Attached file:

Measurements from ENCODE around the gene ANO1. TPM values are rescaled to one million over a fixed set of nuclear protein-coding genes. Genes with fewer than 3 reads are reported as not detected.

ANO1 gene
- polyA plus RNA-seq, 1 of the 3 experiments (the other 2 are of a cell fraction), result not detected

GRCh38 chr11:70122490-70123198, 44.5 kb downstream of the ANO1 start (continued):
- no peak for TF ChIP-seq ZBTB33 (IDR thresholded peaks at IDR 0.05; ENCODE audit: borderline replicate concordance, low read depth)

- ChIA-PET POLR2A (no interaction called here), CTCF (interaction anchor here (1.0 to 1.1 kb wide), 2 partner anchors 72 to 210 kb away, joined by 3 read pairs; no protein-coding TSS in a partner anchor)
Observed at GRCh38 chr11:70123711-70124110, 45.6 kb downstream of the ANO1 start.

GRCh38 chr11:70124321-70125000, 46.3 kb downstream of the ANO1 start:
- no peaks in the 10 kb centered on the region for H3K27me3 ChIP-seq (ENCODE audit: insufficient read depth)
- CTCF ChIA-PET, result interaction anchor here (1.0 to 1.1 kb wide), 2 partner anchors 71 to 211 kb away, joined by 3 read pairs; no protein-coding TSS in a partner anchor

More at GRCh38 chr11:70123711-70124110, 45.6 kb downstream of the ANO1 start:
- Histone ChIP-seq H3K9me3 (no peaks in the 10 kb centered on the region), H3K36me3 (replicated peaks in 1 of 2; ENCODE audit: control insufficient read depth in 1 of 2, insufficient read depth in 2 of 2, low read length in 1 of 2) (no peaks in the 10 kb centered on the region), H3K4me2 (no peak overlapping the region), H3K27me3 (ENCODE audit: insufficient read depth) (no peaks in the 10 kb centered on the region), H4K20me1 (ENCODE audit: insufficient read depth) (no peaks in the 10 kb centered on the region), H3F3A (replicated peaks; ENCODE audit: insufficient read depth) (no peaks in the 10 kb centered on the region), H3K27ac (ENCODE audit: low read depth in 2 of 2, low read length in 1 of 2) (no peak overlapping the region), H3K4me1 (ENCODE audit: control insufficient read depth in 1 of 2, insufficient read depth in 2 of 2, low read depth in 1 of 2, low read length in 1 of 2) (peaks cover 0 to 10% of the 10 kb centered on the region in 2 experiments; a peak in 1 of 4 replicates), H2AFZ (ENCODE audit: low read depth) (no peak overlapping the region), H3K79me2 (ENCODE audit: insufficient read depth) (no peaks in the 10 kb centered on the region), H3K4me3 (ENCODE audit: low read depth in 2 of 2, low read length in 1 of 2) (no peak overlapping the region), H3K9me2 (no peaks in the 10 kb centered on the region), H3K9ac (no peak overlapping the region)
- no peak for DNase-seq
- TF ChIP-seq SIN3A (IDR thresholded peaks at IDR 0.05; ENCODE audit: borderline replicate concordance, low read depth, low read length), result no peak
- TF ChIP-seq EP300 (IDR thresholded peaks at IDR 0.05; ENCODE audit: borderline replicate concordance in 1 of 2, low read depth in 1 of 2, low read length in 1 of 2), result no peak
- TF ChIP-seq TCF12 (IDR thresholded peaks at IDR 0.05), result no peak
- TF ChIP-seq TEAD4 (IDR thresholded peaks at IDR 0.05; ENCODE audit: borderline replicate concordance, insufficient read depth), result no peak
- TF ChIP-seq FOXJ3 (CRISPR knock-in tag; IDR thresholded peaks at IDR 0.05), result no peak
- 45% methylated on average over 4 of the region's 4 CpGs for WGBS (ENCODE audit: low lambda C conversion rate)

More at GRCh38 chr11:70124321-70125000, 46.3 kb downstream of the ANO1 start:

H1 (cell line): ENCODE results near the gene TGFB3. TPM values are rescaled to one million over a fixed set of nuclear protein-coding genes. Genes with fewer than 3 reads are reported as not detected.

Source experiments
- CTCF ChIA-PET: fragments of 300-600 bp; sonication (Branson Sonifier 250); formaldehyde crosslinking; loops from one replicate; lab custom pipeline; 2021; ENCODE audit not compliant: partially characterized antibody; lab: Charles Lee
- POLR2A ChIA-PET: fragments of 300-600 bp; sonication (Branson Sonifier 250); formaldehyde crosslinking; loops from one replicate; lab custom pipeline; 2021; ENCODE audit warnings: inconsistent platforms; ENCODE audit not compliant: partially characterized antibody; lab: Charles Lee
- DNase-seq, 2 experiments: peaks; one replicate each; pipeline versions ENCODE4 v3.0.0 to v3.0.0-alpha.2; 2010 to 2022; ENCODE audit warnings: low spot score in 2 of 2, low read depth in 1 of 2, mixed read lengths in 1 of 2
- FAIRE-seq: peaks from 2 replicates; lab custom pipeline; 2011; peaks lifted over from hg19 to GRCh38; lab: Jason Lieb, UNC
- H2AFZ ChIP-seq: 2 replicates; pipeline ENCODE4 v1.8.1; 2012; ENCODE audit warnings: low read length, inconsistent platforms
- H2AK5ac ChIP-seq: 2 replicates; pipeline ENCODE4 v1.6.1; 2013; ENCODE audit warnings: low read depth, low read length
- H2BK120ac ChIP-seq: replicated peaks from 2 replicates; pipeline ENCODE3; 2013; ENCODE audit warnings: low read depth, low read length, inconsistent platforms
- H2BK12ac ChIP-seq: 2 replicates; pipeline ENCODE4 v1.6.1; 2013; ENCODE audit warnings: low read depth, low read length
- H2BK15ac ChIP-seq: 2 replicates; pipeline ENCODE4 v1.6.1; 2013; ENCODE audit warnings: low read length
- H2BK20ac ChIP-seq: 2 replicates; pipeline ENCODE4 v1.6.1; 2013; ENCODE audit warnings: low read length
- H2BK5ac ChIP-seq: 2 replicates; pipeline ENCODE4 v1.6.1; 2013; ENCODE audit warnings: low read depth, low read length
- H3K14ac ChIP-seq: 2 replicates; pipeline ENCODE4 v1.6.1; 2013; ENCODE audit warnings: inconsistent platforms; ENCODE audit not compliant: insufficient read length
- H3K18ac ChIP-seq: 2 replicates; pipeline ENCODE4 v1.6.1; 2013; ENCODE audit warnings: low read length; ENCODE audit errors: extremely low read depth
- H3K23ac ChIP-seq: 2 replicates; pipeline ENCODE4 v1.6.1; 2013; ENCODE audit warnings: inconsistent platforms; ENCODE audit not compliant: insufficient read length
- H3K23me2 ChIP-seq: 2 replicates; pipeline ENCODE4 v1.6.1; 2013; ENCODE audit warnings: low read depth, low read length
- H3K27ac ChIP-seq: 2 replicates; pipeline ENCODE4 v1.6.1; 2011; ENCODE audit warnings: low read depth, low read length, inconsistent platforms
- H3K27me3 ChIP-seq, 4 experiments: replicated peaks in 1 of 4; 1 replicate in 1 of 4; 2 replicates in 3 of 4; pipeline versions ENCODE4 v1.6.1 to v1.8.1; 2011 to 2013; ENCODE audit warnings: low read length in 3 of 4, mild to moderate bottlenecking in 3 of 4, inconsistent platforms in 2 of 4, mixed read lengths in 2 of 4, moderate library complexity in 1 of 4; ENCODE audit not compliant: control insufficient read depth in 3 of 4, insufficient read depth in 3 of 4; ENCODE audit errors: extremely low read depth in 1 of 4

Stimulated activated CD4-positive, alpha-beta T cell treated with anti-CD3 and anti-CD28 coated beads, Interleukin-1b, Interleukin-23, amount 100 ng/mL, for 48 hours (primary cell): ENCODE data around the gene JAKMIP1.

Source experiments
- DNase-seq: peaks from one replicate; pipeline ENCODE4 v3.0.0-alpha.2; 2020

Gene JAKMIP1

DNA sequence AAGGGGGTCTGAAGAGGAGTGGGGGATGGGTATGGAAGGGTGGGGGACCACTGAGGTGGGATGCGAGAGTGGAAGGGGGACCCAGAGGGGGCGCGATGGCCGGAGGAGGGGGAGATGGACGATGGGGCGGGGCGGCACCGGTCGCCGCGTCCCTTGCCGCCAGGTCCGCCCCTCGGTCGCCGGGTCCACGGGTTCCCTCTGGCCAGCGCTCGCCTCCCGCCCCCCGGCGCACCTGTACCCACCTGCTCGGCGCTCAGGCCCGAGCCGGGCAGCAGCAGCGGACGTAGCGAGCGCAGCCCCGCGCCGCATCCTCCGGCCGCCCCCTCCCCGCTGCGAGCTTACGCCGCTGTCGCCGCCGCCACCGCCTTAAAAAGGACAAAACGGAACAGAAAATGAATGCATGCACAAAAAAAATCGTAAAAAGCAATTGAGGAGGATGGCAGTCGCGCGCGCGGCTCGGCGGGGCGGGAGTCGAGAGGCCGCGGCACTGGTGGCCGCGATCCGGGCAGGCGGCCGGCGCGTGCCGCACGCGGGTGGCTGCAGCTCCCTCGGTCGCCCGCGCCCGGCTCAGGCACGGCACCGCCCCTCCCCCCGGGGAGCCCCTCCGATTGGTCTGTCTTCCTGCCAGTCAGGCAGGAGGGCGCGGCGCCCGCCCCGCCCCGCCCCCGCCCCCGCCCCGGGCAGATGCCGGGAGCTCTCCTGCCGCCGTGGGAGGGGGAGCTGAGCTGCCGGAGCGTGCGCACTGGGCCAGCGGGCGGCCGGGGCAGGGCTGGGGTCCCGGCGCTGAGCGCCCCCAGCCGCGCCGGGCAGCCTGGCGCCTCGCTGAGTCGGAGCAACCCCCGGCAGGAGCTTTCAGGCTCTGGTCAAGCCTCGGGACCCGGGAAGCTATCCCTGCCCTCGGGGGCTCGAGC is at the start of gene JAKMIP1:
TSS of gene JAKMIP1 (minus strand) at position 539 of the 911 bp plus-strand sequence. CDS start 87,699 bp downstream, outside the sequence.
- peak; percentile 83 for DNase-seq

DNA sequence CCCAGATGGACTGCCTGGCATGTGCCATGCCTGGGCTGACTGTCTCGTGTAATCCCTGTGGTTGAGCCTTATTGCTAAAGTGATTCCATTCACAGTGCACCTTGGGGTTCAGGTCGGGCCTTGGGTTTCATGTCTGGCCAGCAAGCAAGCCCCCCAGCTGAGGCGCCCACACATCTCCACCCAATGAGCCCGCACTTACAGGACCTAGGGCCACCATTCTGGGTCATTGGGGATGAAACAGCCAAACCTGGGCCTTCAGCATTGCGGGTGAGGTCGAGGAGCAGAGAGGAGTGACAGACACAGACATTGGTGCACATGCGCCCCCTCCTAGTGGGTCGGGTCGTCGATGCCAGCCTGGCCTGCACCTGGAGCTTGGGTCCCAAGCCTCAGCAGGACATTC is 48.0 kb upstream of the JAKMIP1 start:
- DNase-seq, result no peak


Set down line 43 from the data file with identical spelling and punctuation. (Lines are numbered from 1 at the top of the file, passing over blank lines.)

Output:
Gene JAKMIP1